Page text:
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TMG Survey Shares CUs' Plans For EMV Migration
DES MOINES, Iowa (6/21/13)--Sixty-two percent of credit union and community bank respondents to a survey by The Members Group (TMG) said they need to develop a Europay-MasterCard-VISA (EMV) strategy to reduce fraud losses or to meet the liability-shift deadlines put in place by the major card networks.

Satisfying cardholders who live, work or frequently travel overseas was another major motivator. Nearly 14% of TMG's clients cite travelers as the primary reason their financial institution is looking to issue EMV cards.

TMG clients undergoing EMV implementation now are pursuing migration to provide a better member/customer experience, particularly for frequently traveling cardholders--according to Brandon Kuehl, product development architect and a leader of TMG's EMV operations team. These cardholders are increasingly reporting difficulty using mag-stripe cards outside the U.S., Kuehl said.

TMG client Alliant CU of Chicago  has a significant base of members traveling internationally. It began its EMV migration planning in 2012, said Carolyn Hatten-Kissick, Alliant CU senior manager of operations. The primary driver is the member experience overseas, she added.

"More kiosks and unmanned terminals in international locations are EMV-enabled, creating a significant challenge for mag-stripe cardholders," Hatten-Kissick said. "We want to give our members dependable, consistent access to their money and believe EMV is an important step to creating that reliable experience for our cardholders throughout the world."

When it comes to which authentication format TMG clients will pursue, 59% of credit unions and community banks that have already decided chose chip-and-personal identification numbers. However, many financial institutions are uncertain, with another 35% undecided between chip-and-PIN or chip-and-signature formats. Respondents were split about their plans to pursue dual-interface plastics, meaning their EMV cards will be capable of both contact and contactless payments. Among respondents who have made firm decisions, 45% said their cards would support both forms of payment.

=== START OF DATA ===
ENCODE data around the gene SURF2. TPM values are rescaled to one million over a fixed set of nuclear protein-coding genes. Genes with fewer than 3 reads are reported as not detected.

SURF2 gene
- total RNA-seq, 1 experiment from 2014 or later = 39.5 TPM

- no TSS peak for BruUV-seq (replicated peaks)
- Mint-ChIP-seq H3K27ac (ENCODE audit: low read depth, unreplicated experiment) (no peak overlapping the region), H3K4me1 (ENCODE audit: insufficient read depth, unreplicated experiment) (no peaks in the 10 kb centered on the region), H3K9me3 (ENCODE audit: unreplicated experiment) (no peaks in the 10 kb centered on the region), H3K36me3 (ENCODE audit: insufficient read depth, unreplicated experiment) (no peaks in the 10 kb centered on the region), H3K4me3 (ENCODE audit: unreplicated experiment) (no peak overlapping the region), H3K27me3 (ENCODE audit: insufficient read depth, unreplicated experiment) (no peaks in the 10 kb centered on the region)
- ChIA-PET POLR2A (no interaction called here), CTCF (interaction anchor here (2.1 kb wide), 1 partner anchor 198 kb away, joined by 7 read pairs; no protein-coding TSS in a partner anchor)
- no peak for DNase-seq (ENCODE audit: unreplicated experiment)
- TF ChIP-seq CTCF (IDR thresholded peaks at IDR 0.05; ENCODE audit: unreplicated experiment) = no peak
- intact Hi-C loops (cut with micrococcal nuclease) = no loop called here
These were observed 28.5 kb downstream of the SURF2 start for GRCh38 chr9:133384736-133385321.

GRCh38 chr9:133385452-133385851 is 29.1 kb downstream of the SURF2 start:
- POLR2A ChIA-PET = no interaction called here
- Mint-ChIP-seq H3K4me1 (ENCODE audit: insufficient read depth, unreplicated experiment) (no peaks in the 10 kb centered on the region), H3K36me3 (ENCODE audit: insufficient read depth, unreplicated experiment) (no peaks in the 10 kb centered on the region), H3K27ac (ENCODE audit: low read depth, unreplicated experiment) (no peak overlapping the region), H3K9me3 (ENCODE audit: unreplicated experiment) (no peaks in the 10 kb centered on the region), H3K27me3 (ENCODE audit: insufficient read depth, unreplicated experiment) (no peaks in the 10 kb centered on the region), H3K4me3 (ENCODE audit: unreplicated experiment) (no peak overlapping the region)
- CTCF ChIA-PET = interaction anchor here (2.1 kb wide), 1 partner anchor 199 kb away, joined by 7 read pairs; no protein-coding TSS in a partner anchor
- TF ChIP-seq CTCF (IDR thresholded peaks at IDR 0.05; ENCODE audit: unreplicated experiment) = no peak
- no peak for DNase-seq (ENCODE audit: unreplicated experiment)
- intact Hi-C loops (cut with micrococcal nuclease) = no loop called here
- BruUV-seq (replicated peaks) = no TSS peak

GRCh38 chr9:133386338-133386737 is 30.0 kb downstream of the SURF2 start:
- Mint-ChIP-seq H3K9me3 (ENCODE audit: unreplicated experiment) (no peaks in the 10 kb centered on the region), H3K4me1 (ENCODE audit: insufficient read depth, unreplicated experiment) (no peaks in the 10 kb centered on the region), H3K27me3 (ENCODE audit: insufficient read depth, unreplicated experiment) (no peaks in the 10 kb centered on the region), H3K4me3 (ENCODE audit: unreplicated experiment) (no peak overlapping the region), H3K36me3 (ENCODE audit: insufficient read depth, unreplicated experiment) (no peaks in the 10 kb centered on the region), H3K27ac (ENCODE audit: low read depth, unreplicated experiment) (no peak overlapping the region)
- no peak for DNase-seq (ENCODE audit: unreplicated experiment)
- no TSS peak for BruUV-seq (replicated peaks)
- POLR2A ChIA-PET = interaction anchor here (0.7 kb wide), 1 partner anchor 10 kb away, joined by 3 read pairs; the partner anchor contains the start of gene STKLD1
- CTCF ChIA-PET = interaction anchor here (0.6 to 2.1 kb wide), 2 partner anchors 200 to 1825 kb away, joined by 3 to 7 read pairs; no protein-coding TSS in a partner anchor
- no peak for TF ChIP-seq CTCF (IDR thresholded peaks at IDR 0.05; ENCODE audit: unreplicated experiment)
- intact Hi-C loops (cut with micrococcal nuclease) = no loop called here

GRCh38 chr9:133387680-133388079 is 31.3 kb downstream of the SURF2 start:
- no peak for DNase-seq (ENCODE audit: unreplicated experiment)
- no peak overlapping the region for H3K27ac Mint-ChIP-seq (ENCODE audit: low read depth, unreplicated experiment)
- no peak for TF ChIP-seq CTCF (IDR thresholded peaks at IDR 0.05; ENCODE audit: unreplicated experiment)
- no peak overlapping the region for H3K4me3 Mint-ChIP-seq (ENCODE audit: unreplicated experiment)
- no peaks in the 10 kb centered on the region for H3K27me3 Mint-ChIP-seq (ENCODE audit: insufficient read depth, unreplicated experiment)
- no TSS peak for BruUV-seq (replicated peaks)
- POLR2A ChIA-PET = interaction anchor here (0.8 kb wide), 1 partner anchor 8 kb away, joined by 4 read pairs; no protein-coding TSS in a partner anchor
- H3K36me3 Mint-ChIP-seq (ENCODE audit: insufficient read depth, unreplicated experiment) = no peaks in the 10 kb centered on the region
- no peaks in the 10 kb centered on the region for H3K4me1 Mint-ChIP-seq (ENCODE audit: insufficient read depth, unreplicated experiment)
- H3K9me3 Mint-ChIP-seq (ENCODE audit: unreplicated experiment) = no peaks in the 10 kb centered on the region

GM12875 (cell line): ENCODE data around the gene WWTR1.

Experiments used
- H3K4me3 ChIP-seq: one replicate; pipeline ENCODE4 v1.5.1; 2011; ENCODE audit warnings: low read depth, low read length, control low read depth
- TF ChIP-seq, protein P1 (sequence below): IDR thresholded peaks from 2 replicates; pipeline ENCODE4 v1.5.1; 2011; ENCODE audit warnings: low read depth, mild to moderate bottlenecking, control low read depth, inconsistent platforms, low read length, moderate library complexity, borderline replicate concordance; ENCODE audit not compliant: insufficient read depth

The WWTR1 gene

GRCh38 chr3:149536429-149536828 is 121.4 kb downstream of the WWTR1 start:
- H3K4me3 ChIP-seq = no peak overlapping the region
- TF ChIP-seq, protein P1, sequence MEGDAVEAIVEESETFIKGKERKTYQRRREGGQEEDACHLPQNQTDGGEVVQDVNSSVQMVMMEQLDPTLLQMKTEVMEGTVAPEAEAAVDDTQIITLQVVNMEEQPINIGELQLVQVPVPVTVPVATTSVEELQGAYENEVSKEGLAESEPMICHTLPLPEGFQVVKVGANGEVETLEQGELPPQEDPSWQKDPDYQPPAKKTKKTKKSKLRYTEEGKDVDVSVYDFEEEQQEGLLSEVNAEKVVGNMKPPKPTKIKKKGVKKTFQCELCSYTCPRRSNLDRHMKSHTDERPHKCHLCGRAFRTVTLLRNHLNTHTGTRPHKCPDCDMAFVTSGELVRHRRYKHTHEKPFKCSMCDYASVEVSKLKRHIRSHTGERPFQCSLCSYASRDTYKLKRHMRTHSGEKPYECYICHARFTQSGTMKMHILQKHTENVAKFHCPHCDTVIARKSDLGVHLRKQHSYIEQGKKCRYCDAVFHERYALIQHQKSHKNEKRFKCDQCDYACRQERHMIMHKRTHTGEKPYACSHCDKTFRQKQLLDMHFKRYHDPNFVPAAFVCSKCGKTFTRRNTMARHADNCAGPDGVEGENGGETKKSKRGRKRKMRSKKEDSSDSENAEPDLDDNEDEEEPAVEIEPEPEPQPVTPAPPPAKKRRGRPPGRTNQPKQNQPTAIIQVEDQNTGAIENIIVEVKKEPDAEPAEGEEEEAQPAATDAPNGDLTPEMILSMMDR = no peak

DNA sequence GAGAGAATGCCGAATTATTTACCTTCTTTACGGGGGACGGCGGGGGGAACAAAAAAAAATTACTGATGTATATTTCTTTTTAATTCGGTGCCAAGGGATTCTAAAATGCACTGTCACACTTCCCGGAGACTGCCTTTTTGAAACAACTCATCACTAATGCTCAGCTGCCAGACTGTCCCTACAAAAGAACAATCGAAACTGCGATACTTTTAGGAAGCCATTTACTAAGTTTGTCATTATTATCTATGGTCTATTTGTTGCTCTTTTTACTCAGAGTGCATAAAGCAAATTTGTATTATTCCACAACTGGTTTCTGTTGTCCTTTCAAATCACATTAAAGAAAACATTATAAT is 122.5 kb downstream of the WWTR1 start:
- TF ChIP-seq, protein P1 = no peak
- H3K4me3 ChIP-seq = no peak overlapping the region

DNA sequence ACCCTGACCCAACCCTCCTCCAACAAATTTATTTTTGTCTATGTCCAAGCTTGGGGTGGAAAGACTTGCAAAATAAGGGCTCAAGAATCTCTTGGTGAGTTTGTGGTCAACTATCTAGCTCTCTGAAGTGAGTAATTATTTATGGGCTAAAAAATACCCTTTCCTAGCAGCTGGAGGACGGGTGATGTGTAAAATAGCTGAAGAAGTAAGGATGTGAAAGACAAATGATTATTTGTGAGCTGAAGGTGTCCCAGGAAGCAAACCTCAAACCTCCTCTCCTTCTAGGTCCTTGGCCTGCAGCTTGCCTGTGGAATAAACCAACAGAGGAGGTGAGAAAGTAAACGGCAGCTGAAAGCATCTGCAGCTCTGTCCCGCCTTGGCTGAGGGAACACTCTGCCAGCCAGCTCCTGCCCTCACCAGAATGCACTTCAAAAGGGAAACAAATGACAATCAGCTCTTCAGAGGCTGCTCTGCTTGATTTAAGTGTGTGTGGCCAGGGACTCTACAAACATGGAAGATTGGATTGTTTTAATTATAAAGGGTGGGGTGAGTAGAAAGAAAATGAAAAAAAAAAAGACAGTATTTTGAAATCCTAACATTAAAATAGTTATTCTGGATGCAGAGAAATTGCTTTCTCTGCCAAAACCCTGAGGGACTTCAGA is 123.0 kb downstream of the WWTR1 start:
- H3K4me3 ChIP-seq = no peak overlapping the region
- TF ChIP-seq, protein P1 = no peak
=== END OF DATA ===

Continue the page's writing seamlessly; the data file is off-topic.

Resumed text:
About 37% of respondents said their plan includes migration to EMV cards before October 2015, the month Visa and MasterCard will shift fraud liability to the least secure entity. Another 52% were undecided.

Most undecided financial institutions will shift to EMV before the deadline and firm their implementation strategies within the next 12 months, Kuehl predicted.

To help clients navigate to EMV, TMG is sharing strategies and templates with its clients. The payments processor also is offering an EMV Client Forum, so clients can ask questions of TMG experts and peers. Through the forum, blog posts, webinars and podcasts, TMG also provides updates on industry deadlines, implementation timelines and case studies from like-sized financial institutions.

Cardholder education is a major component to migrating a portfolio to EMV, said TMG. More than 75% of clients said they would appreciate educational support. The company is preparing consumer-facing materials, such as card carriers, inserts, labels and in-branch displays.


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